The United Nations Human Rights Council has passed a resolution condemning internet shutdowns, as happened in Uganda, Congo-Brazzaville and Chad during elections this year.
The resolution was passed despite reservation from some countries.
The landmark document renews a 2012 and 2014 resolution that declared that human rights apply online just as they do offline.
The #KeepitOn campaign, an initiative by a digital advocacy group Access Now, welcomed the news.
“Internet shutdowns harm everyone and allow human rights crackdowns to happen in the dark, with impunity, [and] citizens can’t participate fully in democratic discourse during elections,” said Deji Olukotun of Access Now.
President Museveni’s government said it restricted access to the internet during February’s election for security reasons.
Museveni insisted that social media was blocked during the election to “stop spreading lies”.
Uganda Communications Commision , the telecoms regulator ordered mobile phone operators just to block certain sites.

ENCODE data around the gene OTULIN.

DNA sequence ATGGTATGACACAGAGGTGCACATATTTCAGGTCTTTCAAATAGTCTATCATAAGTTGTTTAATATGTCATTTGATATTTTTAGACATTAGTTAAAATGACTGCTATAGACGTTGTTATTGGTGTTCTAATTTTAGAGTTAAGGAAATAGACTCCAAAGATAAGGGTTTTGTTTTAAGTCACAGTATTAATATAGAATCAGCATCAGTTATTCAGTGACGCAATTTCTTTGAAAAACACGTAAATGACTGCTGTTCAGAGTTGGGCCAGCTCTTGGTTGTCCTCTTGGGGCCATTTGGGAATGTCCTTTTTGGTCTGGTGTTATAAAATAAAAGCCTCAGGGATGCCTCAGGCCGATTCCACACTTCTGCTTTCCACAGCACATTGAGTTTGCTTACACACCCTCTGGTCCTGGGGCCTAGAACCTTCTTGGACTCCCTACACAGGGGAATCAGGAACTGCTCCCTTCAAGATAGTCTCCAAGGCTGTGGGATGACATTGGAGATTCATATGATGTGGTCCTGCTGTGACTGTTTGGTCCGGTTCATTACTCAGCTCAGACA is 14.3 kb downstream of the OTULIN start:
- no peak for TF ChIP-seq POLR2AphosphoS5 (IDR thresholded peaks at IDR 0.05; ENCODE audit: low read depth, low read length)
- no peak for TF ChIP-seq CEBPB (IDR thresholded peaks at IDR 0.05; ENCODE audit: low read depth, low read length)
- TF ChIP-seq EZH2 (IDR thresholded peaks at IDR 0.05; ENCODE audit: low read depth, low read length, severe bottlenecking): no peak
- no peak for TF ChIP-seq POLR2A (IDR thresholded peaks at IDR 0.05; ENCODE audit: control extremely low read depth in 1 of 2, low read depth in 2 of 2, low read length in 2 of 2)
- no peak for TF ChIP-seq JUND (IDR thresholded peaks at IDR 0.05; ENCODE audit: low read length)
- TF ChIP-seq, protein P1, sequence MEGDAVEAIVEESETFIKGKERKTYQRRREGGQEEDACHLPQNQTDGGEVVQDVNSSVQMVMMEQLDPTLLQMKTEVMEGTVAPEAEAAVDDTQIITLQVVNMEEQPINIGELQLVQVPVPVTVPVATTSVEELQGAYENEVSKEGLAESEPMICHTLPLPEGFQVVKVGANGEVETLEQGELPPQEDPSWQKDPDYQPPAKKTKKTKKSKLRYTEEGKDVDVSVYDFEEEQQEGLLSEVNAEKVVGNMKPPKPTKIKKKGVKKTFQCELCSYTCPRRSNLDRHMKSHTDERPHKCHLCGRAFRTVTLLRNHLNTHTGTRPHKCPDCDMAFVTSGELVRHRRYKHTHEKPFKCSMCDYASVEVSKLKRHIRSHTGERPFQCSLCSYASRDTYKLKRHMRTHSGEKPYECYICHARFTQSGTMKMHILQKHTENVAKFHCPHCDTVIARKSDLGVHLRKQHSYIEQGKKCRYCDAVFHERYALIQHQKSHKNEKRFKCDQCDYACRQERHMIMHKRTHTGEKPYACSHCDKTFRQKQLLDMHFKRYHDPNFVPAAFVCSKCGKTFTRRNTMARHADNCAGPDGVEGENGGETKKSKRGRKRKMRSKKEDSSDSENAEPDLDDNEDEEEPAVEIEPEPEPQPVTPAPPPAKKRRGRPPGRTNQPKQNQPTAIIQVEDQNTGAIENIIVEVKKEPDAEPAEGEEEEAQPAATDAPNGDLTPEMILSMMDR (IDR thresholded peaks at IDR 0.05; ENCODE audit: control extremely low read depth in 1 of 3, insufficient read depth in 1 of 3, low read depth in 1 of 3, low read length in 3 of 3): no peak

So people couldn’t use Facebook, WhatsApp, Twitter and mobile money services.
People have used Virtual Private Networks to get around internet blockades.
Former presidential candidate Amama Mbabazi even tweeted on the day of the election a recommendation to download a VPN app called Tunnel Bear.
The top 12 apps people were downloading in Uganda four days after the election were still VPN apps, according to analysts App Annie.
But Congo-Brazzaville and Chad cut off the whole internet and telephone which meant people couldn’t use this technique.
VPNs get round government censorship by redirecting your internet activity to a computer in a different country, where the blocks have not been imposed.